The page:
This order was initially issued in connection with the illegal export of aircraft to Iran and prohibits all affected persons from directly or indirectly participating in any way in any transaction involving any commodity, software or technology exported from the U.S. that is subject to the Export Administration Regulations. Moreover, no person may, directly or indirectly, export or reexport to or on behalf of any affected entity any item subject to the EAR or take any action that facilitates the acquisition or attempted acquisition by any such entity of the ownership, possession or control of any item that is subject to the EAR and has been or will be exported from the U.S.

Click here for BIS notice

New IPR Infringement Investigation of Food Waste Disposers

The International Trade Commission has instituted investigation 337-TA-838 to determine whether imports of certain under-sink mounted food waste disposers are violating Section 337 of the 1930 Tariff Act by reason of design patent infringement, registered trademark and common law trademark infringement, trade dress infringement, passing off and trademark dilution. Complainant Emerson Electric Co. requests that after this investigation the ITC issue an exclusion order, which would direct U.S. Customs and Border Protection to prohibit the entry of the infringing products into the U.S., and a cease and desist order, which would require the named respondent to cease actions that violate Section 337, including selling infringing imported articles out of U.S. inventory. The respondent in this investigation is located in the U.S.

New Jersey FTZ Seeks to Reorganize, Expanded Manufacturing Approved for Nebraska Zone

The Foreign-Trade Zones Board has received an application from the County of Mercer, grantee of FTZ 200, requesting authority to reorganize and expand this zone under the alternative site framework. The proposed service area under the ASF would be Mercer County, N.J., adjacent to the Philadelphia U.S. Customs and Border Protection port of entry. Because the ASF only pertains to establishing or reorganizing a general-purpose zone, the application would have no impact on FTZ 200’s authorized subzone. Comments on this application are due no later than June 18.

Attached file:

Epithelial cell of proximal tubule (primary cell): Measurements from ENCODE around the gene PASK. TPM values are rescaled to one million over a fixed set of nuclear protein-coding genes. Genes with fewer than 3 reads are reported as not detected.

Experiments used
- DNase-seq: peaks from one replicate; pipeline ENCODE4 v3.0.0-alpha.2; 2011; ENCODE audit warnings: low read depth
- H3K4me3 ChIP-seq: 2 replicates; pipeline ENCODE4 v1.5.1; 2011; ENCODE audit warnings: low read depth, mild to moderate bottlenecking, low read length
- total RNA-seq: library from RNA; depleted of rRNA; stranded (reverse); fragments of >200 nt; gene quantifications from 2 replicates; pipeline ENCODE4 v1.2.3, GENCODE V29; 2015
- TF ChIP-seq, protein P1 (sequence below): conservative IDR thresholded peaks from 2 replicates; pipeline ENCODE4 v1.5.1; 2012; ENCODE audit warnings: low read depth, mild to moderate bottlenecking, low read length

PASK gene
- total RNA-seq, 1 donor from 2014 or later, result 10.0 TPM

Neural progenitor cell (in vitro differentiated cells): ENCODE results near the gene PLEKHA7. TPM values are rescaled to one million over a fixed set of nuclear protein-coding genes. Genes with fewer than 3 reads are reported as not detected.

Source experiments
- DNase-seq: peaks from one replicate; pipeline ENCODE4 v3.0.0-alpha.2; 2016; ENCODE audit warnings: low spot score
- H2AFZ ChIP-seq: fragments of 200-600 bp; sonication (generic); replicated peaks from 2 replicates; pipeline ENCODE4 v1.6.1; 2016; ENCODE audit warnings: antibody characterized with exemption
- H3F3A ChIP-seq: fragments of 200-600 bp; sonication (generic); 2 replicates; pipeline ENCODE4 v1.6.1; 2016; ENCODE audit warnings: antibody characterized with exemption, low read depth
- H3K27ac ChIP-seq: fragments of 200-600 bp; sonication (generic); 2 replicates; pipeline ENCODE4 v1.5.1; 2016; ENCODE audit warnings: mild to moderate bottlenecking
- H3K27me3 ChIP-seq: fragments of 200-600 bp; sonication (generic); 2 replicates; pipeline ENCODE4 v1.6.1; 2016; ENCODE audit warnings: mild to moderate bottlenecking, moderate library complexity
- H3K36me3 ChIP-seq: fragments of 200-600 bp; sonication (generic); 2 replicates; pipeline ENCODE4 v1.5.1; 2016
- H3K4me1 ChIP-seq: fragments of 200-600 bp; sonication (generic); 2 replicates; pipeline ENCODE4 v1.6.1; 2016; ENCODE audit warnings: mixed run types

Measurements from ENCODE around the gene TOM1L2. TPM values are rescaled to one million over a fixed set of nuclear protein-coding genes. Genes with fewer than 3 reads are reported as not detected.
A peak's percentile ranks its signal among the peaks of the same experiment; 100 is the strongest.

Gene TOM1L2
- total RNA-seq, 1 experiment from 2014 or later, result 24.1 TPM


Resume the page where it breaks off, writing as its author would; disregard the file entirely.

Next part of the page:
The FTZB has also approved a request for temporary/interim manufacturing authority to manufacture pharmaceutical products under FTZ procedures at the Novartis Consumer Health Inc. facilities sites 3 and 4 of FTZ 59 in Lincoln, Neb. This approval is effective from March 27, 2012, through March 27, 2014.

Ex-Im Bank Considers Financing Exports of Rail Equipment and Services to Russia

The Export-Import Bank of the United States has received an application to support the export of approximately $112 million in U.S. rail hardening and straightening equipment and services to Russia. This project will result in an increase in Russian rail production by 200,000 metric tons per year, and available information indicates that this production is for domestic consumption only. Interested parties may submit comments on this transaction no later than May 2.

Tuna Tariff-Rate Quota for 2012 Announced

U.S. Customs and Border Protection has announced the calendar year 2012 tariff-rate quota quantity for tuna fish in airtight containers classifiable under HTSUS 1604.14.22. This annual TRQ is based on the apparent U.S. consumption of such tuna during the preceding year. CBP has determined that 17,270,370 kilograms of tuna may be entered or withdrawn from warehouse for consumption during the period Jan. 1 through Dec. 31, 2011, at the 6% duty rate under HTSUS 1604.14.22. Excess amounts will be dutiable at a rate of 12.5% under HTSUS 1604.14.30.

To get news like this in your inbox daily, subscribe to the Sandler, Travis & Rosenberg Trade Report.

Customs & International Headlines